Comment from Takumi Nakamura

“We got so much support from so many people, and the result was a silver medal. I’m happy that we were able to get a medal, but we weren’t able to give it our all, and we were really aiming to be world champions. Until recently, I was just doing what the captain told me to do, but now I find myself asking about things I don’t understand, and thinking for myself. I hope the confidence from this victory will help us win the gold in the Tokyo Paralympic Games.”

Back row, from left to right: Team Manager Kawai, Head Coach Murakami
Front row, from left to right: Fujii, Nakamura, Hirose, Sugimura

Head Coach Mitsuteru Murakami, who has coached the team since the Rio Paralympic Games, told us the following.

“Our goal is to win a gold medal at the Tokyo Paralympic Games. Since this is an important tournament that comes before those games, we went into it trying to see how far our skills and strategies would take us. Especially in the Team Competition, we had a lot of tough match-ups, going against powerhouse countries like Korea, China, and Thailand. Before, we would try to win with surprise attacks, but this time, we were fighting them on the same playing field. Getting second place—we were able to achieve our goal for this tournament. Though we did lose against Thailand in the finals, I think we put up a good fight, especially since we were working not to try too hard—“playing normally,” if you will—and I think this experience has made the players more confident as a whole.”

Anticipation for the Future for the BC3 and BC4 Classes

Team Manager Shunji Kawai gave his opinion about the tournament as a whole. “We were able to win a medal in a high-level tournament that only comes around once every four years. We didn’t lose against any team except for Thailand, and the difference in ability between us and the Thailand team is only getting smaller. We’ll continue working on the training plan we’ve developed, and hope to get good results at the Tokyo Paralympic Games.” He went on, however, to say, “We weren’t able to get the results we wanted in the BC3 and BC4 classes. In the two years until the Paralympic Games, we’ll be working to strengthen these two classes based on the experiences we had at this tournament, and the issues that were brought to light.”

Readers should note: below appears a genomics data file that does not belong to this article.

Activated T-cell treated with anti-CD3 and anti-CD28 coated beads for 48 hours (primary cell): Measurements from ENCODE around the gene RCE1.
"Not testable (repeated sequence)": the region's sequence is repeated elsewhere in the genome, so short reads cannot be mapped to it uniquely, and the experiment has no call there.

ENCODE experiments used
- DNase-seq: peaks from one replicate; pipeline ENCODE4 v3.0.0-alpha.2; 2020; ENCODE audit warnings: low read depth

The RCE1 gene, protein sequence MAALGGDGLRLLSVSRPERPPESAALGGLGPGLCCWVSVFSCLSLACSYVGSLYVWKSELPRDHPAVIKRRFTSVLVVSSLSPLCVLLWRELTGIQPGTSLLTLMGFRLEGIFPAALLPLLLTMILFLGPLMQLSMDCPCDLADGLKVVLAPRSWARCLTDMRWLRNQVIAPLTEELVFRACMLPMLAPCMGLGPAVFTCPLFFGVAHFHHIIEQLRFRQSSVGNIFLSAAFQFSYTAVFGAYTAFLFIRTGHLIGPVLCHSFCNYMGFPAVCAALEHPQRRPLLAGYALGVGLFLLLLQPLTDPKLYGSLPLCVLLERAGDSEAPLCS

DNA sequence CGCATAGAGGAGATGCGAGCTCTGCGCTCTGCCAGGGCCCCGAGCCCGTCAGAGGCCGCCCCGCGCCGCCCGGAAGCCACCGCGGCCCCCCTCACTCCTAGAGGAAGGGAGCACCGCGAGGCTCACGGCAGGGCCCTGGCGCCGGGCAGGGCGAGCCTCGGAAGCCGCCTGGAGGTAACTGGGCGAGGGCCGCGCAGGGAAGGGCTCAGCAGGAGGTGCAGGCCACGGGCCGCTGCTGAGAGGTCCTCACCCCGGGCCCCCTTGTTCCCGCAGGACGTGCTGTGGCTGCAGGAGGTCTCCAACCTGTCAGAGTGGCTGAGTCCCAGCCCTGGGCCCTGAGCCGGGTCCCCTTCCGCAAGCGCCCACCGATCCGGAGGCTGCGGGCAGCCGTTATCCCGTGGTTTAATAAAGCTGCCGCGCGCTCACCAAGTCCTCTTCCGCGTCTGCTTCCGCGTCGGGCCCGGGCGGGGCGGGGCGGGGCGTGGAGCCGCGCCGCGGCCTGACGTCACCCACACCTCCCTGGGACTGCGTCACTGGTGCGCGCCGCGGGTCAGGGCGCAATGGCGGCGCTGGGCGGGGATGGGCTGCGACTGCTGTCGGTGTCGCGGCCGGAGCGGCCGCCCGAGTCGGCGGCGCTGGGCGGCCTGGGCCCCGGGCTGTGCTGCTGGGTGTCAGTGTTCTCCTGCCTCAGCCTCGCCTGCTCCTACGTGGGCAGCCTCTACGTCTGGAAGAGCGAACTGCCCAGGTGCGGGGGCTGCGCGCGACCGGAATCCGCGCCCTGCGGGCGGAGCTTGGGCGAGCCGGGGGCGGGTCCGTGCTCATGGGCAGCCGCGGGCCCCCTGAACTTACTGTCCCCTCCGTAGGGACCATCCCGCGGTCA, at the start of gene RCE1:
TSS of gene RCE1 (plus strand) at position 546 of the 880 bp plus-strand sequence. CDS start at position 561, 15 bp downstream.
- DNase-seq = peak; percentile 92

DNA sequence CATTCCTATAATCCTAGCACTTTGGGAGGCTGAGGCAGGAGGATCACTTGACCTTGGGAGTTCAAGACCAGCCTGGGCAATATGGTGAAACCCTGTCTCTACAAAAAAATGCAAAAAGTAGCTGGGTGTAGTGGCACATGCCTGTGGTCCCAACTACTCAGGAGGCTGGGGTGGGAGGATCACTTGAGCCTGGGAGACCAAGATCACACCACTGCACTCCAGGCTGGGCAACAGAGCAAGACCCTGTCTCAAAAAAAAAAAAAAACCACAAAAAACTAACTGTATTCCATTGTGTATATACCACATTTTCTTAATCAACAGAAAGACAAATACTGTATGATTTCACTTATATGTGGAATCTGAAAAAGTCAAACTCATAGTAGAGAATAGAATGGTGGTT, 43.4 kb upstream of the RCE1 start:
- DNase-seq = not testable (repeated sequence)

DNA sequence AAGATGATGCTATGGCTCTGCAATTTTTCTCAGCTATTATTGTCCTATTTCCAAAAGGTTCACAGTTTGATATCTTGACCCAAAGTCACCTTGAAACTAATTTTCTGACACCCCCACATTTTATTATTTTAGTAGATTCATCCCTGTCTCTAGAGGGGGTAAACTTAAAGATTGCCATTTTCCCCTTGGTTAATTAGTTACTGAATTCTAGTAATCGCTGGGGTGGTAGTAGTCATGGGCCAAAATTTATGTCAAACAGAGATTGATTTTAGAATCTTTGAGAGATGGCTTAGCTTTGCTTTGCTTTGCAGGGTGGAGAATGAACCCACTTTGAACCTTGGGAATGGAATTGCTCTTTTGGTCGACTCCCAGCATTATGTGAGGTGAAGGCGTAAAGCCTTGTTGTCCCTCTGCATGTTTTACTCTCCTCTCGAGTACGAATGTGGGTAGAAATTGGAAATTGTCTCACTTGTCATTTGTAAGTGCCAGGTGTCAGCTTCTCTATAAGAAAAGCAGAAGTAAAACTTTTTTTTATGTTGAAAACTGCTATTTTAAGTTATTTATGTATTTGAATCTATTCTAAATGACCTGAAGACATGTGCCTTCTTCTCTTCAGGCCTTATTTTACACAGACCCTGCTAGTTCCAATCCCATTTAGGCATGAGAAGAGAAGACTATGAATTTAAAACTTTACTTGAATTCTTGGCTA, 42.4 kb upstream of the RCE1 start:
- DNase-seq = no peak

“We lost in the preliminaries, which was frustrating. But we were able to discern some new issues, so we’ll practice and practice to get to the finals for sure next time,” said Shun Esaki (BC4), who competed in this world championship as a 3rd year in high school.

The Asian Para Games will be held in Jakarta, Indonesia in October. Though the members of the Japan team have not been selected yet, captain Sugimura told us, “The teams in Asia are strong, and so it’s a good opportunity to test your ability. If I’m chosen as part of the Japan team and we go against Thailand, I’d want to hit them with all the frustration we felt from this tournament.”

text & photo by Asuka Senaga